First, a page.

United States District Court, W.D. Wisconsin
OPINION AND ORDER
WILLIAM M. CONLEY DISTRICT JUDGE
lawsuit, plaintiff Honeywell International Inc.
(“Honeywell”) alleges that defendant Research
Products Corporation (“RPC”) infringed several of
its patents. Before the court is defendant's motion to
limit the number of asserted claims (dkt. #27), which will be
granted in part and denied in part as set forth below, and
plaintiff's unopposed motion for leave to file an amended
complaint and supplement core substantive concerns (dkt.
#49), which will be granted.
September 21, 2017, Honeywell filed its initial complaint
against RPC for patent infringement. (Compl. (dkt. #1).) The
complaint asserts six utility patents and one design patent,
while asserting infringement of at least 71 asserted claims.
The patents relate to components used in residential zoned
heating, ventilation and air conditioning systems. Five
involve electronic zone control panels and two involve
dampers for the control of air flow. Honeywell filed its
motion to amend its complaint on April 12, 2018, and assert
claims under an eighth patent.
the parties agree the number of asserted claims should
eventually be limited, RPC seeks an order limiting Honeywell
to just 10 asserted patent claims now, while offering to
limit its invalidity defense to 20 prior art references.
(Def.'s Mot. To Limit Claims (dkt. #27) 14.) For its
part, Honeywell asks that its claims not be limited until
after expert discovery has taken place. (Pl.'s Opp. (dkt.
principally contends that Honeywell's receipt of both
RPC's invalidity contentions and documents showing the
operation of the allegedly infringing products should be
sufficient information for Honeywell to limit its claims.
(Def.'s Mot. To Limit Claims (dkt. #27) 15.) RPC also
argues that reducing the number of claim terms will save
“significant time and expense associated with expert
disclosures and reports” and result in “less work
for all liability experts.” (Id. at 16.)
response, Honeywell counters that RPC should provide
infringement discovery and its final, non-infringement and
invalidity contentions as vetted by expert discovery, before
Honeywell is required to limit its claims. (Pl.'s Opp.
(dkt. #31) 3.) Honeywell not only maintains it is unable to
anticipate RPC's positions at this time, but argues that
narrowing the claims terms would not substantially
reduce the number of accused products or patents, meaning the
amount of necessary discovery and depositions would be
largely unaffected. (Id. at 6.) Honeywell finally
observes “RPC's argument that many of the asserted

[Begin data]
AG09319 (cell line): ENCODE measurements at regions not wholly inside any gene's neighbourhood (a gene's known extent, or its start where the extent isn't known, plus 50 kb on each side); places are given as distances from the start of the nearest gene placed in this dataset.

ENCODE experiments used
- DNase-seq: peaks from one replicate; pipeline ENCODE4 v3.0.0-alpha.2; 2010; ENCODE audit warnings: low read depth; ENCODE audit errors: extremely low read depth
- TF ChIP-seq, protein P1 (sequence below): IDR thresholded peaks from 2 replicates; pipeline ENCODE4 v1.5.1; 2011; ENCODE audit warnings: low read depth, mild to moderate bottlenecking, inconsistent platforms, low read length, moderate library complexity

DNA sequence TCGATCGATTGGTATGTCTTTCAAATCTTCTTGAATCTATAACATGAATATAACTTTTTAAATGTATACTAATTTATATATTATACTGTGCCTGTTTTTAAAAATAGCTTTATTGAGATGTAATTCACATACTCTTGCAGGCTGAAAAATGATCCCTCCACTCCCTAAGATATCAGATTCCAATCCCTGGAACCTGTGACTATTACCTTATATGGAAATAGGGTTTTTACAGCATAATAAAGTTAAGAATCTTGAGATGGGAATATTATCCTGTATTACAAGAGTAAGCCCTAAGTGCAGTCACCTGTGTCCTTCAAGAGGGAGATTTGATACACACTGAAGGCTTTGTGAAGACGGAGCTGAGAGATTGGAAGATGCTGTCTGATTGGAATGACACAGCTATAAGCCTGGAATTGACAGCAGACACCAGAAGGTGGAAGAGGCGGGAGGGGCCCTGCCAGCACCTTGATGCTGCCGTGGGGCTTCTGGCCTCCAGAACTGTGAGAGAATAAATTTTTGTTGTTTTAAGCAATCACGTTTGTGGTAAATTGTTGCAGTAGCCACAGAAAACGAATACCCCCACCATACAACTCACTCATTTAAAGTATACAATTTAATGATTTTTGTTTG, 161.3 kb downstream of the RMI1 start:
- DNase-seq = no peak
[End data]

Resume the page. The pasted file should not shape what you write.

claims are duplicative contravenes its assertion that the
discovery for those claims would be burdensome.”
(Id. at 6-7.)
order to balance the importance of expert discovery to
narrowing of the claims with the November 1, 2018,
dispositive motion deadline, the court will require
Honeywell to narrow its number of asserted claims by
July 30, 2018, and RPC to narrow its prior art references by
August 20, 2018. With regard to the scope of that narrowing,
the court finds that a limit of 16 claims and 32 prior art
references are appropriate in light of the fact that the
patents are related and the claims significantly overlap.
Moreover, this number appears consistent with similar
limitations approved by the Federal Circuit. See,
e.g., Stamps.com Inc. v. Endicia, Inc., No.
2010-1328, 2011 WL 2417044, at *1 (Fed. Cir. June 15, 2011)
(affirming district court's reduction of asserted claims
from 629 claims of 11 patents to 15); In re Katz
Interactive Call Processing Patent Litig., 639 F.3d
1303, 1312 (Fed. Cir. 2011) (affirming district court
reduction from 1, 975 claims from 31 patents to 16 per
limitation does not appear to implicate Honeywell's due
process rights. See In re Katz, 639 F.3d at 1312
(rejecting due process argument when plaintiff failed
“to demonstrate that some of its unselected claims
presented unique issues as to liability or damages”).
Based on other reductions, the overlapping nature of the
patents and the relatively straightforward nature of the
claims and technology, allowing Honeywell to identify 16
claims seems fair and practical. Still, upon a proper
showing, the court may allow Honeywell to add additional
to supplemental briefing by the parties, altered products may
soon be released that could give rise to similar
claims. As of right now, however, the court is unable to
conclude that the necessity of including more claims is
inevitable. If Honeywell should feel it necessary, it should
make a showing or proffer that its selected claims are not
sufficient to protect its intellectual property rights from
Defendant Research Products Corporation's motion to limit
the number of asserted claims and prior art references (dkt.